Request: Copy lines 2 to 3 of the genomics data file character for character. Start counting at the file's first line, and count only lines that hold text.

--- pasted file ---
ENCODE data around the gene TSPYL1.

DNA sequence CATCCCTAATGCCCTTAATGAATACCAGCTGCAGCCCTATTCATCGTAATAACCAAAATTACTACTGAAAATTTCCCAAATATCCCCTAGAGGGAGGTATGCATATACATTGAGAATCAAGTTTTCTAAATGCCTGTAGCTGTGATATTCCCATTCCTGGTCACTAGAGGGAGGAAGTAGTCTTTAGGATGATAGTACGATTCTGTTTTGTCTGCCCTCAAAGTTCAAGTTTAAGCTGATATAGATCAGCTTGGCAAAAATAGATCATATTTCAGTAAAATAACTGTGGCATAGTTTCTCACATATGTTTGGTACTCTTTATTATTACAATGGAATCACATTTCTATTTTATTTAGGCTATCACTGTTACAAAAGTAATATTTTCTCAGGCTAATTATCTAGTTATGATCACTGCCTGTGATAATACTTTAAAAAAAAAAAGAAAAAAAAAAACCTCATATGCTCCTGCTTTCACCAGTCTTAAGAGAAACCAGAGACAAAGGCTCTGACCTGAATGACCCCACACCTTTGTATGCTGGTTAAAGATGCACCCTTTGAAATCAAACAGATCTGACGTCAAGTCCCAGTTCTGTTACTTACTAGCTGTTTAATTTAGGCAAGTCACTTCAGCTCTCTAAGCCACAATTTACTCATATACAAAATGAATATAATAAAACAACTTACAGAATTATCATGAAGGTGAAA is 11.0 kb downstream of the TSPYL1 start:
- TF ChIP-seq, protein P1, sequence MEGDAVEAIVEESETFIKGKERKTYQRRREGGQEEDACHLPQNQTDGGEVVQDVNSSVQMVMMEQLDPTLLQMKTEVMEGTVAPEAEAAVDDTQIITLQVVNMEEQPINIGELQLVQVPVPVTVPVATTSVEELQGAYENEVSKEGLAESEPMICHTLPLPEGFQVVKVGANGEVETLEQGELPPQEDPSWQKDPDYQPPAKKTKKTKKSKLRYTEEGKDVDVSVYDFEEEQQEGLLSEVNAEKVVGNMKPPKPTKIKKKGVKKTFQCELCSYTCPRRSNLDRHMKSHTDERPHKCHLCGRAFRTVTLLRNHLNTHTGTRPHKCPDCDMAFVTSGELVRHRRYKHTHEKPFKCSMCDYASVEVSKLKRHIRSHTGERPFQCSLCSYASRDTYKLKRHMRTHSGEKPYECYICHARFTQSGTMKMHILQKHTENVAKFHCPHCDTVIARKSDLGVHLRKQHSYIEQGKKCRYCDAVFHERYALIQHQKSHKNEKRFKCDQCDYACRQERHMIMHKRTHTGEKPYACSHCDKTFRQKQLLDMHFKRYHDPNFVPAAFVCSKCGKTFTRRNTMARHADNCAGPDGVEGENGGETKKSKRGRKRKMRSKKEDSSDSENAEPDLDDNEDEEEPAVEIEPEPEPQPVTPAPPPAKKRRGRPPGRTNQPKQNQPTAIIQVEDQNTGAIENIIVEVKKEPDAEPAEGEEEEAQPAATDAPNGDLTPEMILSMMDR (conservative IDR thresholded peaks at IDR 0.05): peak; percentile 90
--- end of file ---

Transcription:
DNA sequence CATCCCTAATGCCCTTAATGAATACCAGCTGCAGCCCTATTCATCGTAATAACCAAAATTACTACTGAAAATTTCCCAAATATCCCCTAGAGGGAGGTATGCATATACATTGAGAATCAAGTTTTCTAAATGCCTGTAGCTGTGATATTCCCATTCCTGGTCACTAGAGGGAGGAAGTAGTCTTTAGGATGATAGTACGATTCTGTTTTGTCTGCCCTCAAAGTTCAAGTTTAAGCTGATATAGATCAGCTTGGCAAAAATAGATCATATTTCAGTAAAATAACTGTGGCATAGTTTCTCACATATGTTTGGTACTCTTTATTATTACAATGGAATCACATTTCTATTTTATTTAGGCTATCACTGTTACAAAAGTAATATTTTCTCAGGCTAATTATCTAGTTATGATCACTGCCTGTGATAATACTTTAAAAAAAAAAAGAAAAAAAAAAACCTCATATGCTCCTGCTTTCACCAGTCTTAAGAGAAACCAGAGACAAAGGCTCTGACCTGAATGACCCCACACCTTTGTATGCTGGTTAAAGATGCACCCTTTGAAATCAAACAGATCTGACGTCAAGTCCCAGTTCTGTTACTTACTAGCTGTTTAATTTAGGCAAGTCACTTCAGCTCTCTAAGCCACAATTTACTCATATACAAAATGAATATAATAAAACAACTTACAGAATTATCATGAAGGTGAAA is 11.0 kb downstream of the TSPYL1 start:
- TF ChIP-seq, protein P1, sequence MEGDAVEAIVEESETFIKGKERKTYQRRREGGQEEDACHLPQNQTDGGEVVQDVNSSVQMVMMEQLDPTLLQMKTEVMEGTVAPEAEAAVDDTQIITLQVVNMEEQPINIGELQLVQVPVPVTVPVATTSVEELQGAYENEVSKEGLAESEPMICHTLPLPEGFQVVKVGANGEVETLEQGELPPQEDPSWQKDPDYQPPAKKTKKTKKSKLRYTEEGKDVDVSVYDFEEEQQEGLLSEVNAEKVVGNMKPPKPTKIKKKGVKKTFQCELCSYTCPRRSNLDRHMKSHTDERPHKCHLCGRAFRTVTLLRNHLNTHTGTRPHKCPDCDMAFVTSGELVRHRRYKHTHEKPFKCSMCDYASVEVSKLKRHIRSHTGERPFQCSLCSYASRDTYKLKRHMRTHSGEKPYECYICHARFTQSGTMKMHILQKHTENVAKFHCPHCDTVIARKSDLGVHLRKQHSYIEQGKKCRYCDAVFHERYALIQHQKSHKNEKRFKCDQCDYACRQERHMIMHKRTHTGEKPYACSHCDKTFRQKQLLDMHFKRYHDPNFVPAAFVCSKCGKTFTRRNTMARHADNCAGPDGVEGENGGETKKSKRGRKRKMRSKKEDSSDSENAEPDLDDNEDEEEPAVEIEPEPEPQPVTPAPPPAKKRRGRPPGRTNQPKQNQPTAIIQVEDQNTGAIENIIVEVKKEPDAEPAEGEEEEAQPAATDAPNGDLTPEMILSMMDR (conservative IDR thresholded peaks at IDR 0.05): peak; percentile 90